Most Southeast Asian countries have traditionally provided access to education to remote, disadvantaged and marginalized learning communities through multigrade instruction. These countries implement multigrade instruction as a necessity rather than a choice. Their demographic and geographical characteristics call for the organization of multigrade classes. In some instances the lack of educational resources such as classrooms and teachers has further increased the need for this educational delivery approach.
Recognizing that multigrade instruction will likely continue to be a significant feature of the educational system of most Southeast Asian countries, the Southeast Asian Ministers of Education Organization Regional Center for Educational Innovation and Technology (SEAMEO INNOTECH) spearheaded a regional review of quality indicators of multigrade instruction through its SEAMEO Regional Education Program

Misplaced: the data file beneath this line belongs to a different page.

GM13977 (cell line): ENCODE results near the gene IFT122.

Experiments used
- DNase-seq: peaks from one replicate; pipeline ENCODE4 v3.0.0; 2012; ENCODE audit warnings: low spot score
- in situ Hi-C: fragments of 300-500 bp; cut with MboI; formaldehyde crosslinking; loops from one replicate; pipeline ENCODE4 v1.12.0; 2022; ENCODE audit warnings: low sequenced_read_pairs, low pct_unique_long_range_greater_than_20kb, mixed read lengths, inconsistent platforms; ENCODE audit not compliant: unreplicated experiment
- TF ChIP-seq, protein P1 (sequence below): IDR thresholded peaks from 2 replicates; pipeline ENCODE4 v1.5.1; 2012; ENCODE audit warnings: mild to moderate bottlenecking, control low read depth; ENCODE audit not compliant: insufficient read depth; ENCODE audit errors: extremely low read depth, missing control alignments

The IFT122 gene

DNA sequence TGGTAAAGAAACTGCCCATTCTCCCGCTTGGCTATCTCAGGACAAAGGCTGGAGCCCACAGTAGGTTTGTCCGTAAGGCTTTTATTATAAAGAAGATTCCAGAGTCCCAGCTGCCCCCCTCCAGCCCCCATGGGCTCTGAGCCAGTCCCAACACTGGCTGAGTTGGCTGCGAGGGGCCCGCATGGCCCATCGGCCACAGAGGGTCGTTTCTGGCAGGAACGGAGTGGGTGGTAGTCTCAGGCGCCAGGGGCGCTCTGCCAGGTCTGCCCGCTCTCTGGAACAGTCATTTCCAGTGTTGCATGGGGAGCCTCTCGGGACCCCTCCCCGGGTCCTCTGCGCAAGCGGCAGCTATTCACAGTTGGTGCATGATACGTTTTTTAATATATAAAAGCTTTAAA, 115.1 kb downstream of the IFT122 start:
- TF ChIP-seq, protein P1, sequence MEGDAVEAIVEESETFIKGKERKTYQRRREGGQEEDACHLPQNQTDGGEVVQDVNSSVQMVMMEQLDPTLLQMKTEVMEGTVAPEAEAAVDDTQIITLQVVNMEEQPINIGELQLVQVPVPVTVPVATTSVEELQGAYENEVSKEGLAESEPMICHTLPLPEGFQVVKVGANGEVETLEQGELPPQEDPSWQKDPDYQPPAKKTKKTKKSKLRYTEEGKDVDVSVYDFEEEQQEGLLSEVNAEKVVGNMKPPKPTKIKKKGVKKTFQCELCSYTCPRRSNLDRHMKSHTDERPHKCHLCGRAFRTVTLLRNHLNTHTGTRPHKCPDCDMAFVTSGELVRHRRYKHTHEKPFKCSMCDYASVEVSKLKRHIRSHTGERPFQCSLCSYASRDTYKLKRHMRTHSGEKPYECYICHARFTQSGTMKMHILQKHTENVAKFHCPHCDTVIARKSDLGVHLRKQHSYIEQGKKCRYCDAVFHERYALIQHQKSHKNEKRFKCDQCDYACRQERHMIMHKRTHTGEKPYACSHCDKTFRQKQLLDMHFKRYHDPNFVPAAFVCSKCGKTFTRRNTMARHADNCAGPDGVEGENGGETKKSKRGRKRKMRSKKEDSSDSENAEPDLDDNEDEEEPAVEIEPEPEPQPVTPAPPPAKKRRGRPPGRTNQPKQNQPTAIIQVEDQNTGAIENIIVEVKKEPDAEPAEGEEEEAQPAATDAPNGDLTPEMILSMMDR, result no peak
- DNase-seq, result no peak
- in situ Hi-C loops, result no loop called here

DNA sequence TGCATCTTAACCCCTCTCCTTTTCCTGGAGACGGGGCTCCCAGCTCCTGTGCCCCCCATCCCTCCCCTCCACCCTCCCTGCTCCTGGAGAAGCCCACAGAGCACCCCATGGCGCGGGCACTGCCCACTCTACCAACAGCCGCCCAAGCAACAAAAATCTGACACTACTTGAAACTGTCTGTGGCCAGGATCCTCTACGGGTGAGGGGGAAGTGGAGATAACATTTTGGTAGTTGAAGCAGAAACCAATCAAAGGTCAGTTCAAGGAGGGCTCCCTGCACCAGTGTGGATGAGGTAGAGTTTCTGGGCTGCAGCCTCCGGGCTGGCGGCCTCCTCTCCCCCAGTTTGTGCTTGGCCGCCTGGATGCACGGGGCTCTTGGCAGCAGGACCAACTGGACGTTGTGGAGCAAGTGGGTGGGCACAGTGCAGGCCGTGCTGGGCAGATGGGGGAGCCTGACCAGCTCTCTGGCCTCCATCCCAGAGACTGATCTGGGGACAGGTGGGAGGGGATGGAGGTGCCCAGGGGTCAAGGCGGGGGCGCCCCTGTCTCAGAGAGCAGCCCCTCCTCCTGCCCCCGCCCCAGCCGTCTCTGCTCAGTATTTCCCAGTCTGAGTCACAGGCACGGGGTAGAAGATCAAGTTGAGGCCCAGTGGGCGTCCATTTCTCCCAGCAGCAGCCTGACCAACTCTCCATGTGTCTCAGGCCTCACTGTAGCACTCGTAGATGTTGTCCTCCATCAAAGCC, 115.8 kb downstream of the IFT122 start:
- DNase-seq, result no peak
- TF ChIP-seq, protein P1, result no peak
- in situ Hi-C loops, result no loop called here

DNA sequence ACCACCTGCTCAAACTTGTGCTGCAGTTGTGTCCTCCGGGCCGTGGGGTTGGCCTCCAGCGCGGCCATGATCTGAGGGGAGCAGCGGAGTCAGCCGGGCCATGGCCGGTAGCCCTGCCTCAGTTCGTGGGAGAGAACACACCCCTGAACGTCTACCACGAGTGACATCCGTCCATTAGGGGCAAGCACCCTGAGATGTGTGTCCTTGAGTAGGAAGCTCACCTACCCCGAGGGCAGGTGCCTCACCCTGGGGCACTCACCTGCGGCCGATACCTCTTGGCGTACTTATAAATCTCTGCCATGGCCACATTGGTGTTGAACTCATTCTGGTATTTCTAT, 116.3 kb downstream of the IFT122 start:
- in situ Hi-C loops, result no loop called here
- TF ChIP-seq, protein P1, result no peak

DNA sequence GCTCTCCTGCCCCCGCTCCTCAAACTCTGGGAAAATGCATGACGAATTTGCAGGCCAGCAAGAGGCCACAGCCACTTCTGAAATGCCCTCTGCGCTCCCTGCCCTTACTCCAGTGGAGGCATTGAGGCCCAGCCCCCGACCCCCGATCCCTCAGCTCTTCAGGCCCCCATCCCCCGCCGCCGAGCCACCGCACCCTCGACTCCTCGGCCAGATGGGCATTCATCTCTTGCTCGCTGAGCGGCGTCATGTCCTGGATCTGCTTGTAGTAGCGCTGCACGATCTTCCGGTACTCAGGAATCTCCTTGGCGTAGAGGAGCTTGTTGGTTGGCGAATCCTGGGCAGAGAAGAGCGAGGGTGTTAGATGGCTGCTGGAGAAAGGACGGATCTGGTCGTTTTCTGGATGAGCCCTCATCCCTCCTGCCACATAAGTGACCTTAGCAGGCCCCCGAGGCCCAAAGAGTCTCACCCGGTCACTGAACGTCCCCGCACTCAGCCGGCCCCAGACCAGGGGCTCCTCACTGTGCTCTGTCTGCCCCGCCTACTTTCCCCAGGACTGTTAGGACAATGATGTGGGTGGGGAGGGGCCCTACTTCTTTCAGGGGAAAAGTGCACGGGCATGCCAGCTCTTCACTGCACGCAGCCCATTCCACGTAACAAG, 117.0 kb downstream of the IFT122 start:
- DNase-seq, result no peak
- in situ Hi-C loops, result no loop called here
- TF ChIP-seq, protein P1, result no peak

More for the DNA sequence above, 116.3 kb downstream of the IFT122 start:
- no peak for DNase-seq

(SIREP). The study aims to identify present models of multigrade schooling, and quality of instruction in Southeast Asia.
The regional review reveals that significant progress has been achieved since the 1920’s when countries first implemented multigrade instruction to resolve issues of access to educational opportunities. However, there are still challenges that must be addressed such as the need for advocacy to raise awareness on improving quality in the multigrade schools. In some countries policy support that specifically deal with
multigrade instruction and multigrade schools concerns is sorely lacking at both the national and local levels. Sometimes education sector planning fails to consider the situation of multigrade schools.
This report aims to identify quality indicators of effective multigrade instruction. It likewise proposes an action agenda, which will hopefully provide guidance to multigrade school implementers on how to maximize the impact and benefits of multigrade instruction for learners. This report further presents an interesting mix of practices and strategies which may be useful for multigrade teachers and school heads.